Metro-East Living

‘Miracle guy’ bucks trend of throwing things away

Don Stover’s latest project is repairing a guitar amplifier.
Don Stover’s latest project is repairing a guitar amplifier. News-Democrat

Don Stover hates to throw things away.

Not only does he recycle, reuse and repurpose, he makes a living out of repairing items that otherwise would go into a landfill.

“It just breaks my heart when I can’t fix something,” said Don, 58, of Greenville.

That was the case with an old Motorola radio that someone brought into his shop, Don’s Uniques & Repairs.

“I couldn’t get the parts,” said Don, a laid-back man with a long ponytail, salt-and-pepper beard and oval, wire-rimmed glasses.

But many customers are amazed at what he can repair.

“I call him the ‘miracle guy,’” said Leanna Clark, 63, an artist who lives in Herrick. “He just has a knack for seeing what the problem is and fixing it.”

Leanna and her husband, Steve, a farmer, took Don an 1830s regulator clock that had stopped running. He found and installed the necessary part.

Don also repaired two cameras and a weather radio for the Clarks, but the clock meant the most.

“It’s about much more than money,” Leanna said. “(The clock) belonged to Steve’s great-grandfather. The insides are new, but you can see the age on the face. You can just imagine how many people have heard it ticking.”

Don’s current project is fixing a guitar amplifier. On a recent afternoon, he used a digital ohmmeter to test its power-supply fuses.

Do-it-yourself philosophy

People travel to Don’s Uniques & Repairs from as far away as Carbondale with their guitars, lamps, sewing machines, vacuum cleaners and other non-working stuff.

“It’s just great to have somebody with Don’s skills right here in town,” said Cary Holman, 65, of Greenville.

Cary is a faculty member and general manager of Greenville College’s radio station, WGRN-FM. He has asked Don to fix several items, most recently a Marti radio transmitter.

Cary understands Don’s urge to repair, reuse and repurpose.

“We were very slow to throw things away (when I was a kid),” Cary said. “My mom grew up in the Depression, and she could squeeze a nickel until it sang.”

Even 30 years ago, many towns had fix-it shops, where people could take TV sets, fans, toasters, lamps and other household items for repair or refurbishing.

Those days are gone.

“We live in a throw-away society,” said Don, who gets aggravated when things stop working because of planned obsolescence.

Don and his wife, Jan, are part of a “self-reliance and do-it-yourself community,” which they see as compatible with their Libertarian leanings.

It’s also what they were taught as children.

“When we were growing up, it was honorable to keep what you have working and in good repair,” said Jan, 60. “It’s not like that anymore.”

The Stovers share information, opinions, tips and ideas by publishing a monthly newspaper called the Owl Creek Gazette.

Jan serves as editor. She home-schooled her two children when they were small and founded a magazine for senior citizens with her mother in 1996.

“We express the Libertarian philosophy in the (Owl Creek Gazette), and the Libertarian mindset is self-reliance, individual freedom and personal responsibility,” Jan said. “It’s really traditional American values.”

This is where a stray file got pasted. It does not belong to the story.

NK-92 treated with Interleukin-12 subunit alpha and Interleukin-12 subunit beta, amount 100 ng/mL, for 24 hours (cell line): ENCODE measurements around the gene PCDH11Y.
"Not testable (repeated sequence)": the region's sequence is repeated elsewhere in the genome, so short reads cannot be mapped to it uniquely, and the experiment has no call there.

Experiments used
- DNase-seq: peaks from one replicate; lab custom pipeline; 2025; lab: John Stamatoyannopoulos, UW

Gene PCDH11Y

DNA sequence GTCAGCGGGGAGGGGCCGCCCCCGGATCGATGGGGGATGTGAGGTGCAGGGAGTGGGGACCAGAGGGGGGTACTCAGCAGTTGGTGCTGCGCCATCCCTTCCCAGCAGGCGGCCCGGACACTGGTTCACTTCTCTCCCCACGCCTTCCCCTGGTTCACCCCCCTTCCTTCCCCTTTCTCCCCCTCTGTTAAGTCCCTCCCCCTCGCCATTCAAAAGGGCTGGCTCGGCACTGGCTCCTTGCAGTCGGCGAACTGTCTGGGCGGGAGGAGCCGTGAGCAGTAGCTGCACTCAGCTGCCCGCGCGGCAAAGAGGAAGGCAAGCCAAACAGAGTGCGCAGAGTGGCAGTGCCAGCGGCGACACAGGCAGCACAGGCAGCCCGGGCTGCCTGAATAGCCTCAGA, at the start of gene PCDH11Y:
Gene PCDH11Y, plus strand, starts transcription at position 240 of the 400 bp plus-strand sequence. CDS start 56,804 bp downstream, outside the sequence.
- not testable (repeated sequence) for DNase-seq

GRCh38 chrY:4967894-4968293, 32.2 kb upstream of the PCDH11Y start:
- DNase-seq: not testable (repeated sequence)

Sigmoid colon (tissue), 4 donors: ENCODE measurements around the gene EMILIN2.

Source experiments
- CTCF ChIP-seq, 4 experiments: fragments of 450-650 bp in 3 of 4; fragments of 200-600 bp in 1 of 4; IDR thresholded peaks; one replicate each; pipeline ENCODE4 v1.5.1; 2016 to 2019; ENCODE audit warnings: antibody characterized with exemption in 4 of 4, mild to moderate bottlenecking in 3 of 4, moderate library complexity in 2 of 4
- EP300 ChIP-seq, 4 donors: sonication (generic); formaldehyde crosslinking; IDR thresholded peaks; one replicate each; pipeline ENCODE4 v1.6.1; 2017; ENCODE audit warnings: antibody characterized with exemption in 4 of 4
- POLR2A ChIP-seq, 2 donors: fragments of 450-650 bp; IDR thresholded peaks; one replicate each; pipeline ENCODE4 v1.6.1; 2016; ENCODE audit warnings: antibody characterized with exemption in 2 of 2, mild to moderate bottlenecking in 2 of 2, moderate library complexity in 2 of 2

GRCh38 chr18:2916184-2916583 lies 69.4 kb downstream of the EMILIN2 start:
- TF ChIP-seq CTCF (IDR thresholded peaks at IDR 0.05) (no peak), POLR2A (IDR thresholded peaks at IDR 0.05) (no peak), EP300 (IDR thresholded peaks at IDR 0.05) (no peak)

Folkies turned activists

Don and Jan met in the 1970s at Kaskaskia College in Centralia. Both sang and played guitar.

“We were sure we were going to be famous,” Jan said. “You know, everybody wanted to be the next folk-duo sensation. We were big fans of Carole King, Harry Chapin and James Taylor.”

Don went on to work 10 years as a bench technician at IE Communications and eight years as a service technician at Nevco, a Greenville company that makes scoreboards.

He opened Don’s Uniques & Repairs in 2011, after decades of tinkering with small electronics.

“Don built his parents’ first color television when he was about 12,” Jan said.

In recent years, Don’s most unusual projects have included a radio that served as a base for a bronze horse statue, a Grecian rain lamp with oil running down a nude female figure and a golf-themed electric lamp.

“It was a table lamp, and when you pushed the button on the base, the golfer would yell, ‘Fore!’ Then he took a swing at the golf ball, which traveled around on a track and went into the hole,” Don said. “And the crowd went wild.”

The Stovers also host a weekly podcast, “Creekside with Don and Jan,” and a book club that’s now reading “Little House on the Prairie.”

“There’s no one more self-reliant that the Wilders,” Jan said.

The podcast “studio” at the repair shop consists of a 1940s dinette table with a computer, amplifier, mixer and microphones. A nearby fireplace mantel is lined with Jan’s owl collection, mostly gifts from customers.

Last month, the Stovers produced the second-annual Owl Creek Gazette Self-Reliance Expo in Greenville. About 130 people showed up.

“We’re seeing a resurgence of people who care,” Don said. “People who care about the environment, people who don’t want to throw things away, people who recognize that we’re ruining the planet. For us, every day is Earth Day.”

At a glance

What: Don’s Uniques & Repairs

Where: 112 S. Second St. in Greenville

Hours: 9 a.m. to 5 p.m. Wednesdays through Fridays and 9 a.m. to 2 p.m. Saturdays

Information: Call 618-580-8779 or visit, or

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